Environmental activists have a new statistic to add to their arsenal in the fight against those pesky plastic grocery bags. They have proof that taxing the plastic bags at the store dramatically reduces the number of bags used and has far-reaching support from consumers once implemented. In fact, in Wales, the number of bags handed out has dropped 96%. Even better, the percentage of voters who support the taxis up to 70%.
Now, feel free to call me out of the loop (I often am), but I wasn’t even aware that states within the US were moving to discourage the use of plastic bags. It’s definitely not happening here in the Midwest. Imagine my surprise when my local Target took $0.05 off my bill for bringing my own bag. It must be a new policy or my store just started implementing it because we’ve used cloth bags for a while now. When I mentioned that interesting little occurrence here at Blisstree, I was surprised to find out that some of us have been without plastic bags for a while now. Some states and cities are simply convincing stores to do away with the less-than-eco-friendly grocery store standbys. More health-conscious grocers are taking them out voluntarily, while some cities are banning them all-together.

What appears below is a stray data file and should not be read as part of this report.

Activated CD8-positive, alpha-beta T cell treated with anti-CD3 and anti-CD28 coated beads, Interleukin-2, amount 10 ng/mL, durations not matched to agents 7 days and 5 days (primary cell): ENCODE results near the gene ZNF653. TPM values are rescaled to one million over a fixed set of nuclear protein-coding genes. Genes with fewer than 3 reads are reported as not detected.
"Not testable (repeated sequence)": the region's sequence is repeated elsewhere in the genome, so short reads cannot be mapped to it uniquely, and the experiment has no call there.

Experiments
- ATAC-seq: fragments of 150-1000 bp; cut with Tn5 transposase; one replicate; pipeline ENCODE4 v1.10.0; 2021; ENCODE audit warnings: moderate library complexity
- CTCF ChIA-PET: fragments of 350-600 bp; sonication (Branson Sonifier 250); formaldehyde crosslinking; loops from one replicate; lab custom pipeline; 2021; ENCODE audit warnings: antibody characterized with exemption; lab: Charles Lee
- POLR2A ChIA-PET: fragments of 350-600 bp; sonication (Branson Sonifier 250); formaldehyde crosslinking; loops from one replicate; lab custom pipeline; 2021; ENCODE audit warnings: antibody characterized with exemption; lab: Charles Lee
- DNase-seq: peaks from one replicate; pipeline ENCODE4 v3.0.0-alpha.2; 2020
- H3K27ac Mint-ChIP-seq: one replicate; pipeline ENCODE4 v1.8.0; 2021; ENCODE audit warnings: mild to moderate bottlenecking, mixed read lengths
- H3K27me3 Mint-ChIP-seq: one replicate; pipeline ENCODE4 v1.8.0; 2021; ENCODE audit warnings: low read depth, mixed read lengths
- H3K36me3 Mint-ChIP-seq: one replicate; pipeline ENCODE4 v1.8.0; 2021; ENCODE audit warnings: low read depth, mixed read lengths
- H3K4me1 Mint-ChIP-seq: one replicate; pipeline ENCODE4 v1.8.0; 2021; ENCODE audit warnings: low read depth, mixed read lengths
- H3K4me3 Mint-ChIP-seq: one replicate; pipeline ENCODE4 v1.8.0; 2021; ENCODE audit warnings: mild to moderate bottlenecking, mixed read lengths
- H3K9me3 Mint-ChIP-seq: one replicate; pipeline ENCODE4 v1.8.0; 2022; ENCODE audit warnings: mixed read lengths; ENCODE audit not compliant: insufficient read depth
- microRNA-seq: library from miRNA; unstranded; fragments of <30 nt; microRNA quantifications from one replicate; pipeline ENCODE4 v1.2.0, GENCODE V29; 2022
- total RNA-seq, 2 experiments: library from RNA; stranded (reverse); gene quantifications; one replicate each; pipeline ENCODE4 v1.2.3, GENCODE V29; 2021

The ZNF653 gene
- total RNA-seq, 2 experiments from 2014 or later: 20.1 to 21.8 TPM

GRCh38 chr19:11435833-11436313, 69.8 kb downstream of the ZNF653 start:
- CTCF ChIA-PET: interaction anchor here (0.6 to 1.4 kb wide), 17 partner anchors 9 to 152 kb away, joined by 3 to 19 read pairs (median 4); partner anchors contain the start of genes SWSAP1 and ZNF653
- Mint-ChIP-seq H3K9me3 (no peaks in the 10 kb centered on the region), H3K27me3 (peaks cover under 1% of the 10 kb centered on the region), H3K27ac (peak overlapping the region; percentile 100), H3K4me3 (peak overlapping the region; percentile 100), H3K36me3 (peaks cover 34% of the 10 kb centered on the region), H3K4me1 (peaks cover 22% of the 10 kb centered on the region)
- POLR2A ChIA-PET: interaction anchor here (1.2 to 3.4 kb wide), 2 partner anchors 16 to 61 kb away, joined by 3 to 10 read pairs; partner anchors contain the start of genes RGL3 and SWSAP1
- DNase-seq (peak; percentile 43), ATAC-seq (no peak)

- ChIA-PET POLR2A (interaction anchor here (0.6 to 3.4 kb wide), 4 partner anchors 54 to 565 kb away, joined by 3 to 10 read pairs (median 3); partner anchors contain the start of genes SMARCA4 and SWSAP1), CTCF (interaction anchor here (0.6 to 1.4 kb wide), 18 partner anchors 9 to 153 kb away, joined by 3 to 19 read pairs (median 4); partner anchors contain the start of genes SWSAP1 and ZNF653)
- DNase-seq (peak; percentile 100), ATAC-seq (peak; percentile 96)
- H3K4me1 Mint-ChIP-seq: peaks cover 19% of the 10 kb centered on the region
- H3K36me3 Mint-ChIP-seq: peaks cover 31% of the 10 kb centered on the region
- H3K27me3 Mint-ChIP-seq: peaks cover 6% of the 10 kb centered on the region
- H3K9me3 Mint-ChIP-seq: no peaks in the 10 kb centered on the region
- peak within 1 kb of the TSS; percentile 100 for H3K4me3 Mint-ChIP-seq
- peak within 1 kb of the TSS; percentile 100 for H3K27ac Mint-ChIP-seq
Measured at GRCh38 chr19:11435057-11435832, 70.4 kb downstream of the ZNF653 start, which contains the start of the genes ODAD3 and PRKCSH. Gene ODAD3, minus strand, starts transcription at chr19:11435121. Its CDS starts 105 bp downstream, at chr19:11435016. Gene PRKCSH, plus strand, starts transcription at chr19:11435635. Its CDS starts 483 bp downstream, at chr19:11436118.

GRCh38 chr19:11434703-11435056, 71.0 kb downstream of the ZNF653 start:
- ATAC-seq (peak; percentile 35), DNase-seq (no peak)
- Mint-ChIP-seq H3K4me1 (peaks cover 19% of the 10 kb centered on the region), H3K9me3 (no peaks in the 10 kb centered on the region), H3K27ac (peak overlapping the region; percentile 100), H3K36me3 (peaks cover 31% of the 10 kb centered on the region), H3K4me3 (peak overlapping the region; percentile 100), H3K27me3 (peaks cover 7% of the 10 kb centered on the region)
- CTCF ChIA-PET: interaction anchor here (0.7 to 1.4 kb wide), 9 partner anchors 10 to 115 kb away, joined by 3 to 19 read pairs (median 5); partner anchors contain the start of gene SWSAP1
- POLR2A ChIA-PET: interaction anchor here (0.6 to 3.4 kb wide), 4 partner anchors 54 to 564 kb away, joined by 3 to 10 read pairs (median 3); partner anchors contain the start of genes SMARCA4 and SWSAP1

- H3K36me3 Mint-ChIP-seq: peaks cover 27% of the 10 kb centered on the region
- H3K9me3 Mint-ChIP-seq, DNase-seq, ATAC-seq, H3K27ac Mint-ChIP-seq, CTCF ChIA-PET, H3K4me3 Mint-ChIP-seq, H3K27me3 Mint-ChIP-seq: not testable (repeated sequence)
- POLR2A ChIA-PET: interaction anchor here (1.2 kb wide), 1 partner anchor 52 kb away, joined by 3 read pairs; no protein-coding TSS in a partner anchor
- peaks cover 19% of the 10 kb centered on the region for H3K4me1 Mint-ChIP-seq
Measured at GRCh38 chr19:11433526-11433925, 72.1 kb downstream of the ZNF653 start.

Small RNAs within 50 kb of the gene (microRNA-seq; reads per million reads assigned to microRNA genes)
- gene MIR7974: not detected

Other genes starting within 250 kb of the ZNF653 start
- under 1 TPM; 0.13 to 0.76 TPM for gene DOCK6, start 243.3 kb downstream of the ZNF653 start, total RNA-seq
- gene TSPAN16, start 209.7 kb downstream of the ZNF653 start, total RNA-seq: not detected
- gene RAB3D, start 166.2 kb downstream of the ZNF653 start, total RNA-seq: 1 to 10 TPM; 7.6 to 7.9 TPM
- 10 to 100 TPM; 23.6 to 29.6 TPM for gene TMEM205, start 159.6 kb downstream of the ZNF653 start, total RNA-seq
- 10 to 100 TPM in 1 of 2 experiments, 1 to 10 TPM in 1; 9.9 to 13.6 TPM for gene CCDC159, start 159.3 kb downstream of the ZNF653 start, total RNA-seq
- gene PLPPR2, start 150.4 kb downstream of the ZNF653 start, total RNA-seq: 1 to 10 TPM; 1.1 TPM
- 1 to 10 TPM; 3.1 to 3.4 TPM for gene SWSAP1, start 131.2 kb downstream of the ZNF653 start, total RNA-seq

Basically, people are starting to take this plastic bag issue seriously!
There was a small part of me who thought about the complete removal of plastic or paper bags from my grocery store and got very nervous. I keep my cloth sacks in my car, but what if I use my husband’s car? What if I’m running to the store with my mother? What if I run out of cloth bags and I’m trying to hold my daughter’s hand as we walk into the parking lot? I need some type of back-up bag available.
Hanna said it best when she told me that for her, “it’s really a matter of habit-forming.” Once you get used to lack of plastic bags, you prepare for it. And you don’t even think about the time when you had 50 plastic sacks with one item each in the trunk of your car.
So now that this whole debate is here, and now that we’re really looking at ways to cut down on the plastic bag usage, I’m really interested in hearing your opinions and suggestions on how communities should make the switch. Should we follow Wales’ very successful example and tax consumers? Should we go with less effective rewards? Leave the whole matter alone?
Take out poll and then explain your position for me in the comments. We all know that plastic bags are an environmental concern, now we just need to figure out what to do about it.
Sorry! This poll is now closed.